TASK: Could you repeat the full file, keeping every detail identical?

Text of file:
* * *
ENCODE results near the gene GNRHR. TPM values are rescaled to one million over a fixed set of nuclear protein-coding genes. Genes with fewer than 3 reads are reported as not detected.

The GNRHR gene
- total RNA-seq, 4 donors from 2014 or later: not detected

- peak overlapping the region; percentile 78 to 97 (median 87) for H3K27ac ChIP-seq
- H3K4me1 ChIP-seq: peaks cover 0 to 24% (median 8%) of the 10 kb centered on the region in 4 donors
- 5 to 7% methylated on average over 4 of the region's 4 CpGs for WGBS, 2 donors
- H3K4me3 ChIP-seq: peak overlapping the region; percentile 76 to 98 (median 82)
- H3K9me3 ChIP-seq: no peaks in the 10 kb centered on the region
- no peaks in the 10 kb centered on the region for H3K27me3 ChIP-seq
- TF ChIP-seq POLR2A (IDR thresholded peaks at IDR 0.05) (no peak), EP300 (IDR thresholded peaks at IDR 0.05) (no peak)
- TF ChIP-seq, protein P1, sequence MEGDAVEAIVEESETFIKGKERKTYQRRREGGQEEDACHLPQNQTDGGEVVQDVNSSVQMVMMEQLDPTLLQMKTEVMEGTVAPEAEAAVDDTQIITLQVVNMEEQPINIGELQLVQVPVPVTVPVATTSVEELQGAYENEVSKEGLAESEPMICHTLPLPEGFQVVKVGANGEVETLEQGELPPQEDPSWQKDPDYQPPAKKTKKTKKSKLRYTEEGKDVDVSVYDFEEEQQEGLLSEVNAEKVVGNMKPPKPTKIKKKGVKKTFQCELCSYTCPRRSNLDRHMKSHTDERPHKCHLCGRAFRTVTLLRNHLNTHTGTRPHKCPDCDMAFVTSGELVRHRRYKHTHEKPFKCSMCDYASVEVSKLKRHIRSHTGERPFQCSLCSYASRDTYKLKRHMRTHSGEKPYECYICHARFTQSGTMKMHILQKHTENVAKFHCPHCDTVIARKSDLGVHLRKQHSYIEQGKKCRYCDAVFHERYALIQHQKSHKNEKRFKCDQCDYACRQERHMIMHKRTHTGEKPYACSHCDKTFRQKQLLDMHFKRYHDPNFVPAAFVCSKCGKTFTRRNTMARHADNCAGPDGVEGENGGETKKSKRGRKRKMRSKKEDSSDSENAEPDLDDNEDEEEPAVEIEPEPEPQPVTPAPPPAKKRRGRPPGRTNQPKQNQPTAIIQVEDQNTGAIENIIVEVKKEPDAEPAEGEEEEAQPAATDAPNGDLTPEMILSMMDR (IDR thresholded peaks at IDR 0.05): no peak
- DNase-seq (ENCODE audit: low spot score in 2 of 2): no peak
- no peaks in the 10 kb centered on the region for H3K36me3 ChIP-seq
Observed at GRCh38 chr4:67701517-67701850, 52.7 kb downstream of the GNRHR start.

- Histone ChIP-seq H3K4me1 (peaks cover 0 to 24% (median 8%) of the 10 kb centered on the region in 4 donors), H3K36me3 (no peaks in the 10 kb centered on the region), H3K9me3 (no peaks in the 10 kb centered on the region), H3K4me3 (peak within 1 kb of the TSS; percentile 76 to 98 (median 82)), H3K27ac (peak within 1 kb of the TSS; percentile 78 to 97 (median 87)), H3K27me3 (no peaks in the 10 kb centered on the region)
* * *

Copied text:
ENCODE results near the gene GNRHR. TPM values are rescaled to one million over a fixed set of nuclear protein-coding genes. Genes with fewer than 3 reads are reported as not detected.

The GNRHR gene
- total RNA-seq, 4 donors from 2014 or later: not detected

- peak overlapping the region; percentile 78 to 97 (median 87) for H3K27ac ChIP-seq
- H3K4me1 ChIP-seq: peaks cover 0 to 24% (median 8%) of the 10 kb centered on the region in 4 donors
- 5 to 7% methylated on average over 4 of the region's 4 CpGs for WGBS, 2 donors
- H3K4me3 ChIP-seq: peak overlapping the region; percentile 76 to 98 (median 82)
- H3K9me3 ChIP-seq: no peaks in the 10 kb centered on the region
- no peaks in the 10 kb centered on the region for H3K27me3 ChIP-seq
- TF ChIP-seq POLR2A (IDR thresholded peaks at IDR 0.05) (no peak), EP300 (IDR thresholded peaks at IDR 0.05) (no peak)
- TF ChIP-seq, protein P1, sequence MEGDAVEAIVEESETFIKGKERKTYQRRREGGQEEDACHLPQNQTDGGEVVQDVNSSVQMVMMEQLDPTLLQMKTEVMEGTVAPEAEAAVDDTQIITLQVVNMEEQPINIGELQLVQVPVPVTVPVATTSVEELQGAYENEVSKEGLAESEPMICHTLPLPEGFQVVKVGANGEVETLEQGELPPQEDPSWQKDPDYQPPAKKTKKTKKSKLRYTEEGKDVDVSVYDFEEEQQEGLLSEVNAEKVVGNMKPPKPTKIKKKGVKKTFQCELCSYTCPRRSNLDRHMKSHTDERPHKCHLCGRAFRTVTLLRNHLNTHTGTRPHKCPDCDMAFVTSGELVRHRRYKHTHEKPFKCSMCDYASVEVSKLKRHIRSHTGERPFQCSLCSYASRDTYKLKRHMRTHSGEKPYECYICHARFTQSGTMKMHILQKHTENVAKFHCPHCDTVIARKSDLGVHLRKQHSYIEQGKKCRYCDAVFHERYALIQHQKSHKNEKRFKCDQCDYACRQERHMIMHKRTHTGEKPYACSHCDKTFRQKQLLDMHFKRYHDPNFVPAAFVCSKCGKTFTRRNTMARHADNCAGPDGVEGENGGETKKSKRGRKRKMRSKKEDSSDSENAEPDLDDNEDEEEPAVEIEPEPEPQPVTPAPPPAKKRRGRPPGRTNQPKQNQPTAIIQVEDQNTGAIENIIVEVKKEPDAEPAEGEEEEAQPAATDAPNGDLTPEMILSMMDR (IDR thresholded peaks at IDR 0.05): no peak
- DNase-seq (ENCODE audit: low spot score in 2 of 2): no peak
- no peaks in the 10 kb centered on the region for H3K36me3 ChIP-seq
Observed at GRCh38 chr4:67701517-67701850, 52.7 kb downstream of the GNRHR start.

- Histone ChIP-seq H3K4me1 (peaks cover 0 to 24% (median 8%) of the 10 kb centered on the region in 4 donors), H3K36me3 (no peaks in the 10 kb centered on the region), H3K9me3 (no peaks in the 10 kb centered on the region), H3K4me3 (peak within 1 kb of the TSS; percentile 76 to 98 (median 82)), H3K27ac (peak within 1 kb of the TSS; percentile 78 to 97 (median 87)), H3K27me3 (no peaks in the 10 kb centered on the region)